Benefits of Soil Fertilizers for Sub-Saharan Africa
Updated: Sep 19, 2020
Fertile soil is the foundation for numerous and nutritious food production. Therefore, soil fertility will lead to resilient and sustainable crops; this is essential for farmers to sustain their own livelihoods. In Sub-Saharan Africa, soil fertility is one of the largest threats faced by the agricultural community. The soils here are vastly unhealthy, “due to years of crop nutrient-mining and limited organic or inorganic resupply” (Jones). In their current state, these soils are incapable of providing enough crop to feed the region’s population- this leads to severe nutrient depletion and low crop yields. Poverty in these regions can also be directly associated to this situation. Alongside a rapidly growing population, Sub-Saharan Africa must figure out a way to nurture its soils to be able to provide adequate nutrition to its people.
Mineral fertilizers may potentially be the fix for depleted soils in Sub-Saharan Africa. As opposed to organic fertilizers, such as manure, mineral fertilizers are chemically composed. They contain many more nutrients than organic fertilizers and can drastically increase crop yields as well as the quality of the crops. However, the nutrients in mineral fertilizers must be customized to the crop that will be supplied. Mineral fertilizers can easily fail if they do not meet specific crop requirements. In addition to that, mineral fertilizers are very costly in Sub-Saharan Africa. This is partially due to high transportation costs, which can ultimately increase farm gate prices by 15-34%; almost all of the fertilizers used in Sub-Saharan Africa are imported. Furthermore, mineral fertilizers are not available in high supply the whole year in Sub-Saharan Africa. Most significantly, local farmers are lacking knowledge on what specific types of mineral fertilizers to use and how to best apply them.
The naturally occurring nutritious materials, agro-minerals, can also be a great solution to increasing fertility. These rocks and minerals are known to improve the conditions of soils. In both processed and unprocessed forms, they can be used in crop systems to enhance soil production. Their nutritious content can be released into the soil over long periods of times as a long-term fix to soil fertility. Thus, it is crucial to recognize each region’s indigenous agro-mineral resources available. Africa is said to account for a whopping 75% of agro-mineral deposits in the world; thus, why has it remained largely untouched? This method would require cooperation by African farmers to invest in external outputs and industrial expansion. The long-term effects may be off putting to many of these local farmers. However, the large deposits of these agro-minerals may offer much lower costs than importing mineral fertilizers.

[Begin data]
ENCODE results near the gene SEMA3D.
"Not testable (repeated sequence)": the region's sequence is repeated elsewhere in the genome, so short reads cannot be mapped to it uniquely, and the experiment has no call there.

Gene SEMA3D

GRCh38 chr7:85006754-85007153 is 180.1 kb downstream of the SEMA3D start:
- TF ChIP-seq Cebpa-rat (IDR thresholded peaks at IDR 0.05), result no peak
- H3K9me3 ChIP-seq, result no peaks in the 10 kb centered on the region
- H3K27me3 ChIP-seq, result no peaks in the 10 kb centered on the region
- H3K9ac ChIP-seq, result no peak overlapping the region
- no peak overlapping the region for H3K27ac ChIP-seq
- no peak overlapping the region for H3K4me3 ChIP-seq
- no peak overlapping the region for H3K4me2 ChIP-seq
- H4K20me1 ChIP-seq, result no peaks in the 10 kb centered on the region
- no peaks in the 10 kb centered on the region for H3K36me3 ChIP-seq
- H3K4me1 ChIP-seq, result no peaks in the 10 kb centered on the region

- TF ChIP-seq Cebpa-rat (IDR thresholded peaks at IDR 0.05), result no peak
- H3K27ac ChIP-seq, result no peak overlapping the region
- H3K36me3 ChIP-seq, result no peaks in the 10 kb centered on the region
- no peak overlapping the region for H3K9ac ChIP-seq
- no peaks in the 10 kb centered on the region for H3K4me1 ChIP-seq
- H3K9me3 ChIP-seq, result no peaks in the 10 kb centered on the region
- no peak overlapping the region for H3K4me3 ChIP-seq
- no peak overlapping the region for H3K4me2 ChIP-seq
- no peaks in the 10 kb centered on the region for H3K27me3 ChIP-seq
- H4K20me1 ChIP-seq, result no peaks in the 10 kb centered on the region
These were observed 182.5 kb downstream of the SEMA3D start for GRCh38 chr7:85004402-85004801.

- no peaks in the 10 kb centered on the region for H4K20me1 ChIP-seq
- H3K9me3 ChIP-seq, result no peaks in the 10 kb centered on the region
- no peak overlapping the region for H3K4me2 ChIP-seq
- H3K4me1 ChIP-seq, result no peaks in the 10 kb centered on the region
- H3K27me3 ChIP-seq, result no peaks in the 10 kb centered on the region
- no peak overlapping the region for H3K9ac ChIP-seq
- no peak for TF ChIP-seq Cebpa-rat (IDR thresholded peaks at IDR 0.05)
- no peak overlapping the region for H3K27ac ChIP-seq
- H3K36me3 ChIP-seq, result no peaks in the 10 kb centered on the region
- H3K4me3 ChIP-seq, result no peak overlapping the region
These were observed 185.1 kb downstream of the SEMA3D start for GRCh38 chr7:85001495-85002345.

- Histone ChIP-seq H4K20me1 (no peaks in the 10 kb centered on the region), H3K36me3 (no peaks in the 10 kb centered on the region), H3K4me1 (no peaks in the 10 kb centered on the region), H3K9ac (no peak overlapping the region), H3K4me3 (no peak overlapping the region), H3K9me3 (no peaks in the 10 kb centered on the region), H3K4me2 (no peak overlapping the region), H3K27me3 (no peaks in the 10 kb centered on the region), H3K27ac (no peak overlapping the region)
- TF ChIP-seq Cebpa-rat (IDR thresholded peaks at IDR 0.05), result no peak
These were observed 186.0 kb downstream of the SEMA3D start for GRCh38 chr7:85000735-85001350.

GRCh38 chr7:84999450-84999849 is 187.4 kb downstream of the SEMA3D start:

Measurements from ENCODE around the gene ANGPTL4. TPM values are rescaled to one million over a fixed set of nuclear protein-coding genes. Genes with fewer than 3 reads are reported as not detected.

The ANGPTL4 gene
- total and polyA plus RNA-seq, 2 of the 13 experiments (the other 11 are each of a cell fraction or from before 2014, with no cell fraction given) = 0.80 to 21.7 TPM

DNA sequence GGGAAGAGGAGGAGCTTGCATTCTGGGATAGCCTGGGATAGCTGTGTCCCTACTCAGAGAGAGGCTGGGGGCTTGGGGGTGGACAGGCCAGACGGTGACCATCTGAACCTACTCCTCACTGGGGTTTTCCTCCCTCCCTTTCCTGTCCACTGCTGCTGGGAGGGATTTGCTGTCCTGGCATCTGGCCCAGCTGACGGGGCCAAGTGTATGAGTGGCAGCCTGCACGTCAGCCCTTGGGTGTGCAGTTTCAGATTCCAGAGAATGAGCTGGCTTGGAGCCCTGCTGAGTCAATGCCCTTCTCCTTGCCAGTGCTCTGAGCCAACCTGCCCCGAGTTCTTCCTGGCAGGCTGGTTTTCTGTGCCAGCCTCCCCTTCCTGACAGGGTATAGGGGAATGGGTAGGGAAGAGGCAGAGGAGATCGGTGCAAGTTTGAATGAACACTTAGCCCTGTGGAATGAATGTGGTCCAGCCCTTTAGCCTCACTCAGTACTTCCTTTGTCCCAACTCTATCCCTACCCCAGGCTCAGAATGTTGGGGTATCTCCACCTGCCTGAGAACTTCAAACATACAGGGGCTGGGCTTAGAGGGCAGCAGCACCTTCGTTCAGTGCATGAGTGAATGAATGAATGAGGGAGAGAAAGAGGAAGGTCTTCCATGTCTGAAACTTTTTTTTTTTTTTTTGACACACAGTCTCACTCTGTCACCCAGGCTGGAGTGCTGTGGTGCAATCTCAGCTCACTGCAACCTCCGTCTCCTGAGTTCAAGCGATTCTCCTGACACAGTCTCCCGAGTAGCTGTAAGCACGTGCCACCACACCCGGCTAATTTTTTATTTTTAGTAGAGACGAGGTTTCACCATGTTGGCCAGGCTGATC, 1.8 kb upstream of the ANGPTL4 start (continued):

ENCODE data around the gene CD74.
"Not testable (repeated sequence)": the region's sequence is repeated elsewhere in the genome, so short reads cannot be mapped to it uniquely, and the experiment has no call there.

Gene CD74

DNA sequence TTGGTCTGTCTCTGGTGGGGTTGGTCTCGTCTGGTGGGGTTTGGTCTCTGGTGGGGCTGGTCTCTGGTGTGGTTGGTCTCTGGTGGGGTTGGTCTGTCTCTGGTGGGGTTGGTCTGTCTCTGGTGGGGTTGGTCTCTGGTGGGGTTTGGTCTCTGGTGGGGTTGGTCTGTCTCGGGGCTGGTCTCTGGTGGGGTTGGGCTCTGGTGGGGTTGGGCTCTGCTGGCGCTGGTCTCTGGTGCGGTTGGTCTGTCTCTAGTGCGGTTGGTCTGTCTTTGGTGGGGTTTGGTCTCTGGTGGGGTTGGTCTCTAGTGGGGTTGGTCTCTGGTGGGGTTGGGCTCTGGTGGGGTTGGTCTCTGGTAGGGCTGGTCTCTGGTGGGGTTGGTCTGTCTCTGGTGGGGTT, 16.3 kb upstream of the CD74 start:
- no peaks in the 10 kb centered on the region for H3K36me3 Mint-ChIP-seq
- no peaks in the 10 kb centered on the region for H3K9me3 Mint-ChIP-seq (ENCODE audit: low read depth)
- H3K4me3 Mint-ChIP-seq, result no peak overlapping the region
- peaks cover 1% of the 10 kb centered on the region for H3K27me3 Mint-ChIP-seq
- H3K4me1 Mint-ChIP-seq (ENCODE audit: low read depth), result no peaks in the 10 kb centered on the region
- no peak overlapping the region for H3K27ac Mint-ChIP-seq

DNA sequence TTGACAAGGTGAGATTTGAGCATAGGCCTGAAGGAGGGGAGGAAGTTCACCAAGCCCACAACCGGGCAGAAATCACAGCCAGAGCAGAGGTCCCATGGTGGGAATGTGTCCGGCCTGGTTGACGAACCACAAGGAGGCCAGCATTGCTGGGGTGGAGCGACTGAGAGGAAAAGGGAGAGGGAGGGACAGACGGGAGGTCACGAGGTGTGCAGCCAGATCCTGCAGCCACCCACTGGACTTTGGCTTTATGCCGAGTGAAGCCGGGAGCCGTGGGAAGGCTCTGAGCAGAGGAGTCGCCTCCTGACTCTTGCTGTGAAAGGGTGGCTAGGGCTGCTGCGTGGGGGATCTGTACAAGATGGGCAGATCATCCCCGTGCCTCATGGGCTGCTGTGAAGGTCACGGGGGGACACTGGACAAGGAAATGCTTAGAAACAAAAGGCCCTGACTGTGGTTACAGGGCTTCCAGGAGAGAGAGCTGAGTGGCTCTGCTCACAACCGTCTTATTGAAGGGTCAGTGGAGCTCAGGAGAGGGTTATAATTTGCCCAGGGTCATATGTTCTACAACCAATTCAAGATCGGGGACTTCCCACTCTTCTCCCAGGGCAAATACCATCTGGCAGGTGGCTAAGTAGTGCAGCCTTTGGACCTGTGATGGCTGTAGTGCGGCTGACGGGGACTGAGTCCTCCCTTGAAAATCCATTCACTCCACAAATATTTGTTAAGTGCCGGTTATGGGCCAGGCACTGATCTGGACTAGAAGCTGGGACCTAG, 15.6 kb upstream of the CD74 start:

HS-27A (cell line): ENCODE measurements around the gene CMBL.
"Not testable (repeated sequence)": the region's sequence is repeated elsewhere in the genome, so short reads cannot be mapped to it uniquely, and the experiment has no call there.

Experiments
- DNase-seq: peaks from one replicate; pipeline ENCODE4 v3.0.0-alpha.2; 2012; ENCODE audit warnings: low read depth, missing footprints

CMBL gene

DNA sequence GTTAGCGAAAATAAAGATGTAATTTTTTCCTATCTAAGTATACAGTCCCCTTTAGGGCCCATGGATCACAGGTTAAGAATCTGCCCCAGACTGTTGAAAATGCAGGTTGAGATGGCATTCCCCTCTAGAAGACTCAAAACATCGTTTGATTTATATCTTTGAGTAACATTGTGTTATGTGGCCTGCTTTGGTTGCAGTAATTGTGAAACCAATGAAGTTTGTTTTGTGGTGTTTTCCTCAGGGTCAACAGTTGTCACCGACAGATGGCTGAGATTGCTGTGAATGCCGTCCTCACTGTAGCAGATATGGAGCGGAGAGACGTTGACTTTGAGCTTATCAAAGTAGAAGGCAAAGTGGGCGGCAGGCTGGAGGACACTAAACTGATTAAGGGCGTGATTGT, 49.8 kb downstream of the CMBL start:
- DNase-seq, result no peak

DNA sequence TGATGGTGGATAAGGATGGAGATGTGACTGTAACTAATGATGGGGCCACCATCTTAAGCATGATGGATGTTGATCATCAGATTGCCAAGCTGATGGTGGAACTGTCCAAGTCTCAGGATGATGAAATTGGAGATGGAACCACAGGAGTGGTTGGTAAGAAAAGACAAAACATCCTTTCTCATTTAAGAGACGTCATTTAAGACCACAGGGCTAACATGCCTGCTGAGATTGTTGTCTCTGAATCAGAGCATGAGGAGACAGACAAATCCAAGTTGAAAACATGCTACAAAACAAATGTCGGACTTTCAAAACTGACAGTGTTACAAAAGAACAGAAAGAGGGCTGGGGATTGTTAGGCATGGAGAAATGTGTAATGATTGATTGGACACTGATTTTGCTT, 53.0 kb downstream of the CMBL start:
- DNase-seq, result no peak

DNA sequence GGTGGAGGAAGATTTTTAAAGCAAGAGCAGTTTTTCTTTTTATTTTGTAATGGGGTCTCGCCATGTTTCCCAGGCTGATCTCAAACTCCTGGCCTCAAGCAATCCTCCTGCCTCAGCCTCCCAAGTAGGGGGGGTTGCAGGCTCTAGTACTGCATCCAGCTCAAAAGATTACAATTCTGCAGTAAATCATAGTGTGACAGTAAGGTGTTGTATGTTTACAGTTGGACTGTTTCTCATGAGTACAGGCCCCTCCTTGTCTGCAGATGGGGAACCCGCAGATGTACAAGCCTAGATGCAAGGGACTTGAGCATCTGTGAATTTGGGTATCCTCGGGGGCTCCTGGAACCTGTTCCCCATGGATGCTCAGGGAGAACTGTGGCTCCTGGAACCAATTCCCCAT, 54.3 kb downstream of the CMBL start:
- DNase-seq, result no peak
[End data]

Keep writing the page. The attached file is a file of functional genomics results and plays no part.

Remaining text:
Of the two viable solutions, mineral fertilizers seem to offer a quicker and larger crop yield; agro-minerals are a potentially inexpensive alternative to long-term yield effects. Despite the advantages and disadvantages of both of these methods, there must be a change as soon as possible. Sub-Saharan Africa’s population is booming, whilst the crop yield is slowly diminishing. Nutrient depleted soils will lead to even lower crop yields, contributing directly to poverty and famine. It is evident that agro-mineral deposits must be tapped into for farmers’ sakes; Africa’s great amount of natural resources should be utilized. Tapping into these deposits can also cut costs from importing fertilizers. Nonetheless, it is crucial to note the importance of fertilizers. Mineral fertilizers have been known to double yield; “In Malawi, farmers who applied fertilizer had 105% more yield” (Mineral Fertilizers). If Sub-Saharan Africa was to manufacture and produce their own fertilizers, it would not be so costly for local farmers as import fees would be largely cut. Furthermore, local farmers must be educated about the benefits of fertilizers, how to use them and which ones to use. Until then, a combination of agro-minerals and fertilizers seems like the best option to ensure short-term and long-term success in the immense agricultural community of Sub-Saharan Africa. FarmSahel is committed to improving the farming conditions and quality of life in Sub-Saharan Africa and is calling for immediate action to tackle these existing hurdles.
By Suhi Saran